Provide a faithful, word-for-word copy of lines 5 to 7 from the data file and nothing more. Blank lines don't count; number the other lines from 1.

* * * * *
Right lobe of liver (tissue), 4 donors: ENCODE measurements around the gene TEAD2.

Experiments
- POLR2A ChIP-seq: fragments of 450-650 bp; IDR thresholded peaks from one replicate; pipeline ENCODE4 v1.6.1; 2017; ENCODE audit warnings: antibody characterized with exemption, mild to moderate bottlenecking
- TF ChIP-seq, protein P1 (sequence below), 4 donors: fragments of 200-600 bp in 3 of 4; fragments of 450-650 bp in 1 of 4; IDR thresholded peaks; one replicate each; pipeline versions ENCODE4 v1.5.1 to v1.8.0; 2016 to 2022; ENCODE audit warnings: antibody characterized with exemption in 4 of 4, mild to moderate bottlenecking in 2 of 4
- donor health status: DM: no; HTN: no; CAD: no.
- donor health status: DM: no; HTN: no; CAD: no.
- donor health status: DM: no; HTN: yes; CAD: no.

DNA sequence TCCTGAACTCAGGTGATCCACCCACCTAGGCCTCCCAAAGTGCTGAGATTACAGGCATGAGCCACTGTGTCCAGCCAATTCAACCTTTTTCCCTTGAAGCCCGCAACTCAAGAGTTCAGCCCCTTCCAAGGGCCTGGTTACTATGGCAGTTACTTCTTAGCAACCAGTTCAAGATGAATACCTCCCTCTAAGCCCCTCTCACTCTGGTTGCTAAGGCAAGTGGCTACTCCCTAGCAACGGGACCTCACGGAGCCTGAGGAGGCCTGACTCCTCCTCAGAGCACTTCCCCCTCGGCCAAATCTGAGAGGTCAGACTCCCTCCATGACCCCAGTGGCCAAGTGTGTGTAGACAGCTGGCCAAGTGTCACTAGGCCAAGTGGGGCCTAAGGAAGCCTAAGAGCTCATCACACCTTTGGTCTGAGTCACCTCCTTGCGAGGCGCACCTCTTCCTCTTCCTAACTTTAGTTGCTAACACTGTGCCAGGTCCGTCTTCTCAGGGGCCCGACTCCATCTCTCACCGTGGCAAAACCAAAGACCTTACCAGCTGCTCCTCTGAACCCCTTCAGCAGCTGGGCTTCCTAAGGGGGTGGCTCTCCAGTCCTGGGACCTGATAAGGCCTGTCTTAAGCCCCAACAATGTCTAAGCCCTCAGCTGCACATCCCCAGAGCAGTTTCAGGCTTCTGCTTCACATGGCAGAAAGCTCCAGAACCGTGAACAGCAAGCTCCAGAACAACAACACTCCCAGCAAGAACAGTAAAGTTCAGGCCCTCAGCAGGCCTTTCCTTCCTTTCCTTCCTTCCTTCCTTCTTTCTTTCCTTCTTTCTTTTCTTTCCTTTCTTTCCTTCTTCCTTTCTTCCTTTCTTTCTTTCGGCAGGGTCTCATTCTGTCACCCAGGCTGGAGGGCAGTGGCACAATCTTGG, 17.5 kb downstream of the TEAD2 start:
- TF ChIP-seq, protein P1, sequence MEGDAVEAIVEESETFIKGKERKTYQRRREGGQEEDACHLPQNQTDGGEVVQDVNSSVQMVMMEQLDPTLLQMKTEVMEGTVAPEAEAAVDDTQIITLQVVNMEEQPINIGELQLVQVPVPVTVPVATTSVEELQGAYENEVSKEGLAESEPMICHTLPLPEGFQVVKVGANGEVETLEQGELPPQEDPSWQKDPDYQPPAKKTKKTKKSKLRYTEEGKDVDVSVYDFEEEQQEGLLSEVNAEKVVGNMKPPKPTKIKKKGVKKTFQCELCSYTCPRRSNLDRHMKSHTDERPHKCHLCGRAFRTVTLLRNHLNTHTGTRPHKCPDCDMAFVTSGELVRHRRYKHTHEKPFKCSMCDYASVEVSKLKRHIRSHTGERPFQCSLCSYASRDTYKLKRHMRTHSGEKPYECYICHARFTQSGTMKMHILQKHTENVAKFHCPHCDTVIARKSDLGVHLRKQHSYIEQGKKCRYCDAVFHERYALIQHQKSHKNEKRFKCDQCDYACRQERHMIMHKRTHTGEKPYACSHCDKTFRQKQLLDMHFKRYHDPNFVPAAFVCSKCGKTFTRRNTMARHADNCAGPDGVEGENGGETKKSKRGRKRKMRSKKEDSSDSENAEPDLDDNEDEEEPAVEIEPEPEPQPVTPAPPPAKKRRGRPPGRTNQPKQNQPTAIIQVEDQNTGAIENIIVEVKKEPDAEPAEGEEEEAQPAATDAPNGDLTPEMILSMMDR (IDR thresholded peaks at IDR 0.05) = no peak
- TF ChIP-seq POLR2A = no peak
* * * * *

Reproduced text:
- donor health status: DM: no; HTN: no; CAD: no.
- donor health status: DM: no; HTN: no; CAD: no.
- donor health status: DM: no; HTN: yes; CAD: no.